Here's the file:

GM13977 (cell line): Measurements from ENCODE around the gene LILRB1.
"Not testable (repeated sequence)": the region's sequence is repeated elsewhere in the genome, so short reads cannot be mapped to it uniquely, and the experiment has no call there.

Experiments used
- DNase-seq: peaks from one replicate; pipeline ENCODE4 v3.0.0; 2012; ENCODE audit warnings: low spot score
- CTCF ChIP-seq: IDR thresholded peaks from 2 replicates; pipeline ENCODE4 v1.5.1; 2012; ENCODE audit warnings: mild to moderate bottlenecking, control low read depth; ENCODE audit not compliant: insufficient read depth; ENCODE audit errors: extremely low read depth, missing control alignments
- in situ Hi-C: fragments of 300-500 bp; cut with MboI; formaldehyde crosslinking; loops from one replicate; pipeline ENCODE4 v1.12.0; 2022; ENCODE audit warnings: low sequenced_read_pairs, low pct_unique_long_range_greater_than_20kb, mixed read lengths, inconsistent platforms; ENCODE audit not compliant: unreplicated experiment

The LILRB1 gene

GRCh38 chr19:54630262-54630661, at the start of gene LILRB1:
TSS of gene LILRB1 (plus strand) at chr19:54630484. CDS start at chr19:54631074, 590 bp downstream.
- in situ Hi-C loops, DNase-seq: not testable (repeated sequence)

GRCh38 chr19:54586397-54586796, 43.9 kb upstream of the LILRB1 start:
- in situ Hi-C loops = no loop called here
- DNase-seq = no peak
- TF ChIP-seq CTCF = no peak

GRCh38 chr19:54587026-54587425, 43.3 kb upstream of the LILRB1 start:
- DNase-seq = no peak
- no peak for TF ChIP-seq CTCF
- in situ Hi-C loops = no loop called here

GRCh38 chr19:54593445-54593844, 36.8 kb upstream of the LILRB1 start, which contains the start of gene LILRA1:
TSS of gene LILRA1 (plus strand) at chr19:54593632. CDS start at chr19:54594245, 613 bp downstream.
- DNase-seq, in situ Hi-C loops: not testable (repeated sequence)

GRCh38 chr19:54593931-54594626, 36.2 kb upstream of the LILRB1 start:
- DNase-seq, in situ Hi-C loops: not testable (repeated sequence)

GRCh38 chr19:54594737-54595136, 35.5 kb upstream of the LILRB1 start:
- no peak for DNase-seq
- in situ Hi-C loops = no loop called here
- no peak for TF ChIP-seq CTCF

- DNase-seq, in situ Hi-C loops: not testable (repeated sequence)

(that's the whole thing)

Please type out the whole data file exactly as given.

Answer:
GM13977 (cell line): Measurements from ENCODE around the gene LILRB1.
"Not testable (repeated sequence)": the region's sequence is repeated elsewhere in the genome, so short reads cannot be mapped to it uniquely, and the experiment has no call there.

Experiments used
- DNase-seq: peaks from one replicate; pipeline ENCODE4 v3.0.0; 2012; ENCODE audit warnings: low spot score
- CTCF ChIP-seq: IDR thresholded peaks from 2 replicates; pipeline ENCODE4 v1.5.1; 2012; ENCODE audit warnings: mild to moderate bottlenecking, control low read depth; ENCODE audit not compliant: insufficient read depth; ENCODE audit errors: extremely low read depth, missing control alignments
- in situ Hi-C: fragments of 300-500 bp; cut with MboI; formaldehyde crosslinking; loops from one replicate; pipeline ENCODE4 v1.12.0; 2022; ENCODE audit warnings: low sequenced_read_pairs, low pct_unique_long_range_greater_than_20kb, mixed read lengths, inconsistent platforms; ENCODE audit not compliant: unreplicated experiment

The LILRB1 gene

GRCh38 chr19:54630262-54630661, at the start of gene LILRB1:
TSS of gene LILRB1 (plus strand) at chr19:54630484. CDS start at chr19:54631074, 590 bp downstream.
- in situ Hi-C loops, DNase-seq: not testable (repeated sequence)

GRCh38 chr19:54586397-54586796, 43.9 kb upstream of the LILRB1 start:
- in situ Hi-C loops = no loop called here
- DNase-seq = no peak
- TF ChIP-seq CTCF = no peak

GRCh38 chr19:54587026-54587425, 43.3 kb upstream of the LILRB1 start:
- DNase-seq = no peak
- no peak for TF ChIP-seq CTCF
- in situ Hi-C loops = no loop called here

GRCh38 chr19:54593445-54593844, 36.8 kb upstream of the LILRB1 start, which contains the start of gene LILRA1:
TSS of gene LILRA1 (plus strand) at chr19:54593632. CDS start at chr19:54594245, 613 bp downstream.
- DNase-seq, in situ Hi-C loops: not testable (repeated sequence)

GRCh38 chr19:54593931-54594626, 36.2 kb upstream of the LILRB1 start:
- DNase-seq, in situ Hi-C loops: not testable (repeated sequence)

GRCh38 chr19:54594737-54595136, 35.5 kb upstream of the LILRB1 start:
- no peak for DNase-seq
- in situ Hi-C loops = no loop called here
- no peak for TF ChIP-seq CTCF

- DNase-seq, in situ Hi-C loops: not testable (repeated sequence)